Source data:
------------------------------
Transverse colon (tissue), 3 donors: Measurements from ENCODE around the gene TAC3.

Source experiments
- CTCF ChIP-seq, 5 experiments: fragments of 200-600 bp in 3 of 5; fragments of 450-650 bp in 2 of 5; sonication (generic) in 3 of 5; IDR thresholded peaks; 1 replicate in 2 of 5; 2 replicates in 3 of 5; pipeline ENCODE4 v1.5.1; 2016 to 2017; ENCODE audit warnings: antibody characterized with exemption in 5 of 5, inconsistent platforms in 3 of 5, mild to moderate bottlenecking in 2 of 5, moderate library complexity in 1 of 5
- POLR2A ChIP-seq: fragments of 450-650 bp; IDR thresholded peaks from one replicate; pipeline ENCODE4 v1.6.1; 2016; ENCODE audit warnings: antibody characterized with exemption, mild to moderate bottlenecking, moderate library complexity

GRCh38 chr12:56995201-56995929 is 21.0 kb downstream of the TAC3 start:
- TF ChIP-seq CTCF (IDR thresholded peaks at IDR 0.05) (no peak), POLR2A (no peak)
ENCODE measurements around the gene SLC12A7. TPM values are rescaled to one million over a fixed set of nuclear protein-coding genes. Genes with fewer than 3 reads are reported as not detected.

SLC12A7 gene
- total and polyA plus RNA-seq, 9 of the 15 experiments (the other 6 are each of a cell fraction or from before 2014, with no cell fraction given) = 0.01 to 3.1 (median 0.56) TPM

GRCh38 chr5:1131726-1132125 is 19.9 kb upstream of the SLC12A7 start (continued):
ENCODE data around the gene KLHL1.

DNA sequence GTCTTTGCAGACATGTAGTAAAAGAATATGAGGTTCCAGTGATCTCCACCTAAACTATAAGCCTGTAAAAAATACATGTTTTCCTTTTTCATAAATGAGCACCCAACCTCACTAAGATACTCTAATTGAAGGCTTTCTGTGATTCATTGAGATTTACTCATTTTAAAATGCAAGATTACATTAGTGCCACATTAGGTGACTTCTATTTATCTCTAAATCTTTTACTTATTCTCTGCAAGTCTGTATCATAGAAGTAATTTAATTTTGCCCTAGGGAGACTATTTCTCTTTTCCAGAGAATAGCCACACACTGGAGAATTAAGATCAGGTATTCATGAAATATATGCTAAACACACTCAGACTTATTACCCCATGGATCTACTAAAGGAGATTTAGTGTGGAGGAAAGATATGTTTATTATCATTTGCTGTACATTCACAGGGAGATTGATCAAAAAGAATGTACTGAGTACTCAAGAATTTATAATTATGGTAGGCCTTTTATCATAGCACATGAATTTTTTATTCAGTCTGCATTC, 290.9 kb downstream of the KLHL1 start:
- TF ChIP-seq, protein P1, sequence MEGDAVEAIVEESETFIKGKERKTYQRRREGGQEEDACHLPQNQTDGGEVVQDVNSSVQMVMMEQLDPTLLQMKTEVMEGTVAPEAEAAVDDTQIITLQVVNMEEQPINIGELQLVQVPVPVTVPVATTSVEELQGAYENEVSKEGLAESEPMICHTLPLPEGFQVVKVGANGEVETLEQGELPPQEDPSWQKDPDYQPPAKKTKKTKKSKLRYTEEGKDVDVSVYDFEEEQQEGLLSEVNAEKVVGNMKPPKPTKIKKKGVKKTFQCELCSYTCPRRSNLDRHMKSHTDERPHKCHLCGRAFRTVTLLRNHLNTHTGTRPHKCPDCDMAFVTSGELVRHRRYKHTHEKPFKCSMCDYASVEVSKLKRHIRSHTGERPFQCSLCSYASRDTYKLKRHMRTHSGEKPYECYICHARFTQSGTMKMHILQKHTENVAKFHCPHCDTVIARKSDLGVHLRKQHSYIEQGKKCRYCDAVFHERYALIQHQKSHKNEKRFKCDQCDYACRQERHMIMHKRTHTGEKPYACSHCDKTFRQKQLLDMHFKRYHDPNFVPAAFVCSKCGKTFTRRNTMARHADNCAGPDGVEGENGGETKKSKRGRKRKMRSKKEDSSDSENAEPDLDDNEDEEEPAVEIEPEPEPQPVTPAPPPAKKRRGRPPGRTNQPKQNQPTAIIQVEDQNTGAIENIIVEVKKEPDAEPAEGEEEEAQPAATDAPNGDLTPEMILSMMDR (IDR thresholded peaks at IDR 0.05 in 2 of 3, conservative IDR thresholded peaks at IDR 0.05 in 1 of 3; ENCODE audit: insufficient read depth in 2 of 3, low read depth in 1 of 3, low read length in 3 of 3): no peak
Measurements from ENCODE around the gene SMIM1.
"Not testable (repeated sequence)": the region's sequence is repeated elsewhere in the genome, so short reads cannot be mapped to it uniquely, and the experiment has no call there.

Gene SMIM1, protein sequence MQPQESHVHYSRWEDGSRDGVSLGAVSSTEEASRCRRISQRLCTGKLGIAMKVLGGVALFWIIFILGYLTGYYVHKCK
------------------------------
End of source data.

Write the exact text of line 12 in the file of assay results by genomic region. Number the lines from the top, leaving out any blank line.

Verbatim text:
DNA sequence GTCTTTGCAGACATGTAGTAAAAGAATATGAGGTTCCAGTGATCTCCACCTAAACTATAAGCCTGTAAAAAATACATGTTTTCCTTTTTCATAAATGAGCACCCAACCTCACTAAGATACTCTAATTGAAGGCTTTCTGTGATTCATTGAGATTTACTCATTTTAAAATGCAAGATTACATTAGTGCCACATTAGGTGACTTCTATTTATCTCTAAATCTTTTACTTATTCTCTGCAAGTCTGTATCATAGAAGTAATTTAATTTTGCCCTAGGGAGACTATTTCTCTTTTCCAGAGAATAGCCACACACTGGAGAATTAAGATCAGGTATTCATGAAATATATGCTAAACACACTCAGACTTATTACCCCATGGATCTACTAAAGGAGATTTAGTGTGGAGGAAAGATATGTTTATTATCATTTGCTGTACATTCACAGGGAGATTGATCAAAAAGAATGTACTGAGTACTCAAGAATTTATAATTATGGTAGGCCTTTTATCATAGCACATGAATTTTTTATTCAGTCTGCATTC, 290.9 kb downstream of the KLHL1 start: